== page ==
“Cramdown” of your vehicle loan can solve the problems of a reaffirmation agreement by lowering payments and protecting you much better.
Our last blog post a couple days ago was about keeping your vehicle by “reaffirming” the vehicle loan under a Chapter 7 “straight bankruptcy.” We ended by stating that reaffirming a vehicle loan can lead to problems. This is especially true if you owe more on the vehicle than it’s worth. We said that a Chapter 13 case “would likely give you more flexibility… . You may even be able to do a “cramdown,” reducing your monthly payment and potentially saving you thousands of dollars on the balance.”
That’s the topic of today’s blog post.
The Problems with Chapter 7 “Reaffirmation”
If you are current on your vehicle loan, and could comfortably afford to make the payments after you got rid of all or most of your other debts, reaffirming your vehicle loan in a Chapter 7 case may be the best way to go for you. But here are some very common problems that arise.
A potential large debt if your vehicle is repossessed in the future: In a Chapter 7 case, if you own on your vehicle you almost always have to sign a “reaffirmation agreement” to keep that vehicle. That agreement makes you continuably liable for the full balance on your vehicle loan. That’s true even if that balance is more than the vehicle is worth. That puts you at risk for owing a substantial amount of money months or even years after your bankruptcy case is finished if you are ever not able to make the payments.
High monthly payment: A “reaffirmation agreement” in a Chapter 7 case almost always requires you to maintain your full contractual monthly payment on the vehicle loan regardless whether or not you can afford it. You have to choose between right away surrendering the vehicle and writing off any debt, or else reaffirming the debt and having the challenge of making payments you can’t afford.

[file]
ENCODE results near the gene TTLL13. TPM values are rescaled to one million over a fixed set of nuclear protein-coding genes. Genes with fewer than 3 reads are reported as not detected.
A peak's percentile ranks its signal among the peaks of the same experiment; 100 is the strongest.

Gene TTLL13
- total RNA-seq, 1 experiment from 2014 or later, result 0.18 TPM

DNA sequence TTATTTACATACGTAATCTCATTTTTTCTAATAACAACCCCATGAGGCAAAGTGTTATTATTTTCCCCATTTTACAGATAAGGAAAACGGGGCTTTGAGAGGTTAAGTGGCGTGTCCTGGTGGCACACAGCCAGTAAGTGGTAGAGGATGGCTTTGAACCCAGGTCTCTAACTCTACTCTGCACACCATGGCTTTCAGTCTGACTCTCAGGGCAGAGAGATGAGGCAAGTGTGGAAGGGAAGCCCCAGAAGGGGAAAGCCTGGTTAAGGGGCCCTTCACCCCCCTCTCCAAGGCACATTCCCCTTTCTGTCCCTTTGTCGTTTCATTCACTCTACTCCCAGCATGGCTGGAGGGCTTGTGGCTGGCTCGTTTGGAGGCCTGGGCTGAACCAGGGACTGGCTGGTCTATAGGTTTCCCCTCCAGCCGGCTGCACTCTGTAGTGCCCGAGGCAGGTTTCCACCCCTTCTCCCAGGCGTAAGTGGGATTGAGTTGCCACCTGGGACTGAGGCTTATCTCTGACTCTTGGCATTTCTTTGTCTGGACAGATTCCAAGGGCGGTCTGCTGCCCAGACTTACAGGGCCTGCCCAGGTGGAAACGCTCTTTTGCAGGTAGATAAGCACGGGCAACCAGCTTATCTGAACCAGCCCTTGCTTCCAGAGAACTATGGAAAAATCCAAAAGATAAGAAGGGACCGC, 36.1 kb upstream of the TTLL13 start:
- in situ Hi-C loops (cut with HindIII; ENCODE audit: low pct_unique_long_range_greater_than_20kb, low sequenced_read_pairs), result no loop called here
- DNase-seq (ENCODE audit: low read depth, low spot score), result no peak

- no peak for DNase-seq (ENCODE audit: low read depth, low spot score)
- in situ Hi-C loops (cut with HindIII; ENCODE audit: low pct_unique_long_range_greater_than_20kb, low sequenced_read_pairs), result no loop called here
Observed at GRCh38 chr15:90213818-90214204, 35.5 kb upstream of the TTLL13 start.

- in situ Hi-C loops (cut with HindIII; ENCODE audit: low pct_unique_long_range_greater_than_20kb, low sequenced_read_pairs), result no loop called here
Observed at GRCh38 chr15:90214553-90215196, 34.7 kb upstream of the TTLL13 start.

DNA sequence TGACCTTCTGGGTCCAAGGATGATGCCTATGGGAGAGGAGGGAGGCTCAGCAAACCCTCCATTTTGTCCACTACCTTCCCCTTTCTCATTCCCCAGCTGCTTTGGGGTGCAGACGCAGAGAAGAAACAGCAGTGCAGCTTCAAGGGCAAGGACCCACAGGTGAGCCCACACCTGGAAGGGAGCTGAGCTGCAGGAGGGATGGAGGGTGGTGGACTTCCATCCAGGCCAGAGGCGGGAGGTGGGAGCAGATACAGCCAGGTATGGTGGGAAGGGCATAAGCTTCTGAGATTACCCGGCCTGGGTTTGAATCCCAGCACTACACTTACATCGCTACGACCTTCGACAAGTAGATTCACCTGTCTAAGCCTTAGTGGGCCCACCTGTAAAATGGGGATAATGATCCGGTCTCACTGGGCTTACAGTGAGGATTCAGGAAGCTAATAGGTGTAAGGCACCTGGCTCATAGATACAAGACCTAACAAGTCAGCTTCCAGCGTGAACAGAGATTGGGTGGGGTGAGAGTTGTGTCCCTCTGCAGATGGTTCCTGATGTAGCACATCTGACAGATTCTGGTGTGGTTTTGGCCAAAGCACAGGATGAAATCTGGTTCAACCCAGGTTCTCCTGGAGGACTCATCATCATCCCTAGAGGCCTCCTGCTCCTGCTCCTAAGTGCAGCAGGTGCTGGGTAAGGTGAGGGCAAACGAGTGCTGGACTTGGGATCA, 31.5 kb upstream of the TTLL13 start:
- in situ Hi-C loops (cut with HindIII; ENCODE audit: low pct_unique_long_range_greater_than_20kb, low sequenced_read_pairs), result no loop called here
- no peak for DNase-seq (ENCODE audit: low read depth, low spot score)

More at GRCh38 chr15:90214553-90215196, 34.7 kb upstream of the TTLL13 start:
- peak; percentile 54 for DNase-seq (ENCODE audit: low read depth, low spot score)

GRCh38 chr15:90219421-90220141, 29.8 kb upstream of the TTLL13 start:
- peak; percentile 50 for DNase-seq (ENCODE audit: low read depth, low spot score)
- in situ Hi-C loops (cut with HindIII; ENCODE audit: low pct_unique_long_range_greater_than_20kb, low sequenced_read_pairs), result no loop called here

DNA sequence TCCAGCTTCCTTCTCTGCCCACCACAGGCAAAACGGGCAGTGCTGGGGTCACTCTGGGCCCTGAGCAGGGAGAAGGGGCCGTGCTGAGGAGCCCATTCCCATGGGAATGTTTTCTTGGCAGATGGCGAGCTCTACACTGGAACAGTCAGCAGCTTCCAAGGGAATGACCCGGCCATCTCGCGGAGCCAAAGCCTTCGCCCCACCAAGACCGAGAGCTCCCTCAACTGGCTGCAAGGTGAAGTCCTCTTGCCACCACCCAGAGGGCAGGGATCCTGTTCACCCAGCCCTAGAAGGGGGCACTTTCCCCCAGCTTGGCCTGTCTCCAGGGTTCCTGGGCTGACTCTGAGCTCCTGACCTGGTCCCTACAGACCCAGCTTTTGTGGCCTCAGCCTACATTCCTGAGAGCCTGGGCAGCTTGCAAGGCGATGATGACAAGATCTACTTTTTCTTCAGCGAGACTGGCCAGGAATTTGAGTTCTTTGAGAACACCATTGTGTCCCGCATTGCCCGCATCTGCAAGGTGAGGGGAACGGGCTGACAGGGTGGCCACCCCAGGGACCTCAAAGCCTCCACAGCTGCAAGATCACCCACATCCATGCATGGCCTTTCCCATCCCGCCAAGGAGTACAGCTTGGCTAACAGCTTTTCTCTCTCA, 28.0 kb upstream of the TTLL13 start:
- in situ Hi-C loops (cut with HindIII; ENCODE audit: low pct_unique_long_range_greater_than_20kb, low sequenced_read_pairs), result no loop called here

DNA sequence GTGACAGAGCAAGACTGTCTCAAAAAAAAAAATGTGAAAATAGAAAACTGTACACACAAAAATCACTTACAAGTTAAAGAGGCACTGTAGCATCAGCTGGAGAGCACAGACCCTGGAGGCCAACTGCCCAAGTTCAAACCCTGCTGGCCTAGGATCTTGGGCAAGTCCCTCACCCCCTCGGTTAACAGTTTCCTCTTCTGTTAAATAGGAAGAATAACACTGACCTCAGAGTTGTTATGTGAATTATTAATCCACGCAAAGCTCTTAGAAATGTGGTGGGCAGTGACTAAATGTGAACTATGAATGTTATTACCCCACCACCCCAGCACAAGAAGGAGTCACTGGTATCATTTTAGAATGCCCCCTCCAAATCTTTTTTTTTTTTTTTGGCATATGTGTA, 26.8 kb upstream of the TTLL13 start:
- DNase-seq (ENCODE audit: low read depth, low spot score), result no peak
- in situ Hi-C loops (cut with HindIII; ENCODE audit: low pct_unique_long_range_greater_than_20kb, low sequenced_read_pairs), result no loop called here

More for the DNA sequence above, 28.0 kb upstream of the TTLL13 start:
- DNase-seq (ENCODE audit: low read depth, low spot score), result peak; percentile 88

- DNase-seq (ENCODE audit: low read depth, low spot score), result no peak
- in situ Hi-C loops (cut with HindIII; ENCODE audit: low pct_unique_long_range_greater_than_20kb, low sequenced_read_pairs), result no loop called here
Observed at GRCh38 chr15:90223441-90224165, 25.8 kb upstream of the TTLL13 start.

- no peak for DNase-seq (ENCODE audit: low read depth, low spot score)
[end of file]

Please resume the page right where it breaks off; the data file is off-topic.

The challenge of catching up quickly on late payments: If you are behind on your vehicle payments, with a Chapter 7 reaffirmation you have very little time to catch up—usually within just a month or two after your bankruptcy case is filed. If you want to keep your vehicle under Chapter 7, you must bring it current very quickly so that your lender will let you keep it and reaffirm the loan.
No protection from repossession: After a Chapter 7 case is completed—usually only about 3-4 months after it is filed—the “automatic stay” protection against your creditors expires. So if you have a financial setback later and are late on your monthly payment or you let your vehicle insurance lapse—even for a matter of days—your vehicle could get repossessed. That would leave you with no vehicle but likely still owing on the vehicle loan.
“Reaffirmation” Problems Solved by Chapter 13 “Cramdown”
If you owe more on your vehicle than it is worth, AND IF you got your vehicle loan more than 910 days (about 2 and a half years) before your Chapter 13 case is filed, you can do a “cramdown” on that loan. This means that you will:
1. usually pay less for your vehicle than your contract would have required, often thousands of dollars less;
2. usually lower your monthly vehicle loan payments, sometimes significantly;
3. avoid needing to catch up on any late monthly payments; and
4. be protected from vehicle repossession during the 3-to-5-year Chapter 13 payment plan, if you do what that plan requires.
How “Cramdown” Works
“Cramdown” is the informal name for a procedure for legally rewriting a vehicle loan, lowering how much you pay for your vehicle based on its fair market value.
Your new payment is based on the amount of the secured portion of the loan—the value of the vehicle. That portion of the full balance is often paid at a lower interest rate than the contractual rate, and the payments can often be stretched out over a longer period. Paying less, at a lower interest rate, and often over a longer period, results in a lower monthly payment, often much lower.
The remaining unsecured portion of the vehicle loan balance, the part that exceeds the value of the vehicle, almost never has to be paid in full. Often you pay only little of that portion, and you may even pay none of it. You pay it at whatever percentage your other unsecured debts are being paid, based on what you can afford. Often this unsecured portion of the vehicle debt does not increase what you would otherwise pay to all your creditors.
Again, “cramdown” is only available under Chapter 13.